UK fintech regulator puts bigger fines on the menu
Don’t be fooled, but from 1 April 2019 complaints about the actions of UK fintech firms will face far heftier fines.
The UK’s Financial Conduct Authority (FCA) has confirmed that the Financial Ombudsman Service will soon be able to require financial services firms to pay significantly more compensation to consumers and businesses.
Andrew Bailey, chief executive of the FCA, says: “Consumers and small businesses struggle with the cost and time needed to take firms to court, so it is essential they can receive fair compensation from the Financial Ombudsman Service when things go wrong.”
He adds: “We have listened carefully to the feedback we have received and believe our approach is right and will bring benefits to both the consumers and micro-enterprises.”
From the start of next month, the current £150,000 limit will increase to £350,000 for complaints about actions by firms on or after that date. For complaints about actions before 1 April that are referred to the ombudsman after that date, the limit will rise to £160,000.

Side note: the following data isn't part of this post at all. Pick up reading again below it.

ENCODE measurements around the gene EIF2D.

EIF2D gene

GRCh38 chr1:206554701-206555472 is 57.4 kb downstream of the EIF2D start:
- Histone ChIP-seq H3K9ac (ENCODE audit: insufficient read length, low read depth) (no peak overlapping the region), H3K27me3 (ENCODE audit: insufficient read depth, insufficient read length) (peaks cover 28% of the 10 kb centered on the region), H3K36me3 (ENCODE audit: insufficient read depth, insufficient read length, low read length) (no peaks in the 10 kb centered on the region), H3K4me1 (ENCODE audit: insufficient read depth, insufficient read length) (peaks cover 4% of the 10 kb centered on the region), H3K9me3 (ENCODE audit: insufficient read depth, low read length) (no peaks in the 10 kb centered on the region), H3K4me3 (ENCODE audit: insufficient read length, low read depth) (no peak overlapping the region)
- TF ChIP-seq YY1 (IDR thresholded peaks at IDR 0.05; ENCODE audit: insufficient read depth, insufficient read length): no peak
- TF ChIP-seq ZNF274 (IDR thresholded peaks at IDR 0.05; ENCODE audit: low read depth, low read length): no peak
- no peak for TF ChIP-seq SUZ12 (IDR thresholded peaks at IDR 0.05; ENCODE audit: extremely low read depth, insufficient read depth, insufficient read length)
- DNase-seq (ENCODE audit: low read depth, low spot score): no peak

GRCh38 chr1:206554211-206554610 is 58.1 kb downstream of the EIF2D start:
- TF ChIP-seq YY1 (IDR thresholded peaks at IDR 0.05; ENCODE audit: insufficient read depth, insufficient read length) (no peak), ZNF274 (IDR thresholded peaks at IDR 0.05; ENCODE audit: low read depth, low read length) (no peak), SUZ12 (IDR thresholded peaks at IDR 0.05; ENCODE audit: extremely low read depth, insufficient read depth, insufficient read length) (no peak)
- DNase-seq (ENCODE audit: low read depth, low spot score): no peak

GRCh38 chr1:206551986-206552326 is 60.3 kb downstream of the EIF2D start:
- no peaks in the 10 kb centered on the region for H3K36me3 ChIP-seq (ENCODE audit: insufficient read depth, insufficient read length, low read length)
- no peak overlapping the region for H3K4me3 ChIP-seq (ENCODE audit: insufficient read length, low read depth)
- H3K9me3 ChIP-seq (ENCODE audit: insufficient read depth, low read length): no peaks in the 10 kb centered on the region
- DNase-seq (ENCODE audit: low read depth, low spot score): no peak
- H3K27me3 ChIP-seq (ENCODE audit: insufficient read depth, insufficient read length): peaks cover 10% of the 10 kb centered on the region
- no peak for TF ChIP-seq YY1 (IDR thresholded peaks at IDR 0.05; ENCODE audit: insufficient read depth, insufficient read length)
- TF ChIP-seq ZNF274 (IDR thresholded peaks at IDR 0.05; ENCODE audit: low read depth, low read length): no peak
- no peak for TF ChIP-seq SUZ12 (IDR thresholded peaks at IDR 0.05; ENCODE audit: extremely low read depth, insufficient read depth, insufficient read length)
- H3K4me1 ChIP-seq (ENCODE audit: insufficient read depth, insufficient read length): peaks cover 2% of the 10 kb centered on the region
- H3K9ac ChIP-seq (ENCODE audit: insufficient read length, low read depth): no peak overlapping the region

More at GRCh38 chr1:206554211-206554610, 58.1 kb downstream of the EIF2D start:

The FCA has also confirmed that both award limits will be automatically adjusted every year to ensure they keep pace with inflation.
The new award limit will come into force at the same time as the extension of the service to “larger” SMEs. These are firms with fewer than 50 employees, annual turnover of under £6.5 million and an annual balance sheet total of under £5 million. An additional 210,000 SMEs will be able to complain to the ombudsman.
To its credit, the FCA is busy – or as I like to call it – doing its job.
Last month, it published its list of mandated and voluntary information on current account services. Barclays reported the most incidents – with 41 in the nine months between 1 April 2018 and 31 December 2018.
It also displayed an iron fist when it comes to anti-competition in the asset management space.